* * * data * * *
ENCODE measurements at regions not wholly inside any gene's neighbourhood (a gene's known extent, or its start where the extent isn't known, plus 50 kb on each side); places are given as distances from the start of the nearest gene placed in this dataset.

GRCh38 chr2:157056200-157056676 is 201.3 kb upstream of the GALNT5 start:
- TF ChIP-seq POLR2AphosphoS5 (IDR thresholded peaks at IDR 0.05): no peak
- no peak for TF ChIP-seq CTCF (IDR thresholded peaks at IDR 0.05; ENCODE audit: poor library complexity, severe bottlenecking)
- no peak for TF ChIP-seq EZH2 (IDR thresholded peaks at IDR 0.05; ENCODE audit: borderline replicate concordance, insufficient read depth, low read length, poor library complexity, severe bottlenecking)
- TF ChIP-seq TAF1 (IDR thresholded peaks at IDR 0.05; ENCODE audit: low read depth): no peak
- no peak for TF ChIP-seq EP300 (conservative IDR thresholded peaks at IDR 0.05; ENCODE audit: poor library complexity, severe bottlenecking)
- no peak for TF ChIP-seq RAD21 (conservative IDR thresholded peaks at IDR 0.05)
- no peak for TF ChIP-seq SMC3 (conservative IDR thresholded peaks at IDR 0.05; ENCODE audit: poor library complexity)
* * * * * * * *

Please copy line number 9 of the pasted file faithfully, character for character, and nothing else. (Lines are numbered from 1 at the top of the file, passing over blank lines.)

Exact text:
- no peak for TF ChIP-seq SMC3 (conservative IDR thresholded peaks at IDR 0.05; ENCODE audit: poor library complexity)